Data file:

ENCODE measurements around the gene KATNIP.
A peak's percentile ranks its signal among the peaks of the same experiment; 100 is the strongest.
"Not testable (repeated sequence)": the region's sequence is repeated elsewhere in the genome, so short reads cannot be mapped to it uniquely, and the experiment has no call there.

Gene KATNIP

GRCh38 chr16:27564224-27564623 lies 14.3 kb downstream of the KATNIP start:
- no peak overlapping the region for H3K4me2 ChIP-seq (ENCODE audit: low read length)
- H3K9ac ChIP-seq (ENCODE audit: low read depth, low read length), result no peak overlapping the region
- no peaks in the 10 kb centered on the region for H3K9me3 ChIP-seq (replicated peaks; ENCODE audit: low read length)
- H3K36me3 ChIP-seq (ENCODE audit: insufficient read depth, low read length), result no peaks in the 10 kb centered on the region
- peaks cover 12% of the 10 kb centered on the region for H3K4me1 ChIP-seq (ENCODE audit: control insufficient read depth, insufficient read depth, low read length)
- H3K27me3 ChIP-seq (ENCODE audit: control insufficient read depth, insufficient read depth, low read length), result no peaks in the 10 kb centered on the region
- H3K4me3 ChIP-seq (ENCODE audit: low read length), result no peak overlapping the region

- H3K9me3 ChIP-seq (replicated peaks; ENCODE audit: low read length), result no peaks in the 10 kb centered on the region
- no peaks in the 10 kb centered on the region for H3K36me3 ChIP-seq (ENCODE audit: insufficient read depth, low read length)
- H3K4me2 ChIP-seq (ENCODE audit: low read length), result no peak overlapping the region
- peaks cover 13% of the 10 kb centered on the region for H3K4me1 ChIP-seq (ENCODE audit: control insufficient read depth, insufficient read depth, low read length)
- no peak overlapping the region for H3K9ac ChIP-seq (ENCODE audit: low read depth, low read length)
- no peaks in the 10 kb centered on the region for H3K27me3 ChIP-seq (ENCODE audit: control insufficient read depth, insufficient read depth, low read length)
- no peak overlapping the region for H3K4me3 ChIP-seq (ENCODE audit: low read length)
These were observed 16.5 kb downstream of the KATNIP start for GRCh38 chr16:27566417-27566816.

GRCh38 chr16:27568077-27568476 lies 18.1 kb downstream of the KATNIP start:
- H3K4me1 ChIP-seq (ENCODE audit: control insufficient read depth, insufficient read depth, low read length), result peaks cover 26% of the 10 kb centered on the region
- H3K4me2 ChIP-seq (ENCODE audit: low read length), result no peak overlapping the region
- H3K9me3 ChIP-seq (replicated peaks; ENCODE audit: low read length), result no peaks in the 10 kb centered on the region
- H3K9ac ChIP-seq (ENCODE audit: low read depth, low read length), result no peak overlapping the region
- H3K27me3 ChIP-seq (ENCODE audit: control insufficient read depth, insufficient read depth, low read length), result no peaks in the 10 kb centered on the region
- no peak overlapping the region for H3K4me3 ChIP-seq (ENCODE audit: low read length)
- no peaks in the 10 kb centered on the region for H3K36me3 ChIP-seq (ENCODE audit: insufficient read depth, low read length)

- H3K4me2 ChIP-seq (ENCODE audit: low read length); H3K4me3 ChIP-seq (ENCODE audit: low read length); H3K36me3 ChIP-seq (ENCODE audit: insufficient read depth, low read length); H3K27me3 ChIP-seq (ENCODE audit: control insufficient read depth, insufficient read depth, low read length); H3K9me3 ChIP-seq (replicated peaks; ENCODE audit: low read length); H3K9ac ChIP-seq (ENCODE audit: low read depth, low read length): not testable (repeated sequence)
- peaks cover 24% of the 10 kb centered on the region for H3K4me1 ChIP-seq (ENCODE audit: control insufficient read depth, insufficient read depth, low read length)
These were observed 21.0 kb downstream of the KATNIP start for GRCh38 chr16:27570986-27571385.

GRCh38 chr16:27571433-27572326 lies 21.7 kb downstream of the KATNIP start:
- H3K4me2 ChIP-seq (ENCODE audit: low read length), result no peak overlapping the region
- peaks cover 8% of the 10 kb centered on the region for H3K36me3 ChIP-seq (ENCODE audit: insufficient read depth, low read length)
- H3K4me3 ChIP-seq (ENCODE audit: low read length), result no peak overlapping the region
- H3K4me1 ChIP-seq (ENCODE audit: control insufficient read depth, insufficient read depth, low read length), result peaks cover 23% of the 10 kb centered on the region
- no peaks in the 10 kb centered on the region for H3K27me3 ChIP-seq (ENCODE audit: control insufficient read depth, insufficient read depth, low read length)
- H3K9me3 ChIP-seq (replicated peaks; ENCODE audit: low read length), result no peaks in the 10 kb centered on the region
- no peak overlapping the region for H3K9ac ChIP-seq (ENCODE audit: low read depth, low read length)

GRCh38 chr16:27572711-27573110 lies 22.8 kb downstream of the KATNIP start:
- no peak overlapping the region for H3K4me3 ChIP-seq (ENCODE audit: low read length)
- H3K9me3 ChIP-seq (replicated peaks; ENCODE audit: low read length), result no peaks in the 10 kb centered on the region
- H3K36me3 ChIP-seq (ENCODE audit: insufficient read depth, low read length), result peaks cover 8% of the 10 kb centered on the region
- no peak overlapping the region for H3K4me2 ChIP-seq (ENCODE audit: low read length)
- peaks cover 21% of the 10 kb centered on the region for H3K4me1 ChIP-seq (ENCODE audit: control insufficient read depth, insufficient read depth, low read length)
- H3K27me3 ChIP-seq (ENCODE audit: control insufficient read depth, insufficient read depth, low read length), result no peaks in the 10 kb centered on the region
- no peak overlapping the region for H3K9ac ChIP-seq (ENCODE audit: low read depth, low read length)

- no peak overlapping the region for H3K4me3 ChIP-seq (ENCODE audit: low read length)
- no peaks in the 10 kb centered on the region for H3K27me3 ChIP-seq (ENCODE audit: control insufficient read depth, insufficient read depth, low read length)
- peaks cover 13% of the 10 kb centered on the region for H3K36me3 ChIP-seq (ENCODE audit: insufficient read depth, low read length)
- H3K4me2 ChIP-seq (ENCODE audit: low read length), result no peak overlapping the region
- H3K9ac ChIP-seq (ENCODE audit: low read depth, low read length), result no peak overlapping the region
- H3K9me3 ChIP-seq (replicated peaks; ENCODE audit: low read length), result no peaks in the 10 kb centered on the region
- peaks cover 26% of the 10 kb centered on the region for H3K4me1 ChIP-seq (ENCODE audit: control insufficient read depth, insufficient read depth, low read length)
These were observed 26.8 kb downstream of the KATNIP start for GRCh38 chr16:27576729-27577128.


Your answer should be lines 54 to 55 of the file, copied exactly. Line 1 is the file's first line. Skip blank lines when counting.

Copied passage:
- peaks cover 26% of the 10 kb centered on the region for H3K4me1 ChIP-seq (ENCODE audit: control insufficient read depth, insufficient read depth, low read length)
These were observed 26.8 kb downstream of the KATNIP start for GRCh38 chr16:27576729-27577128.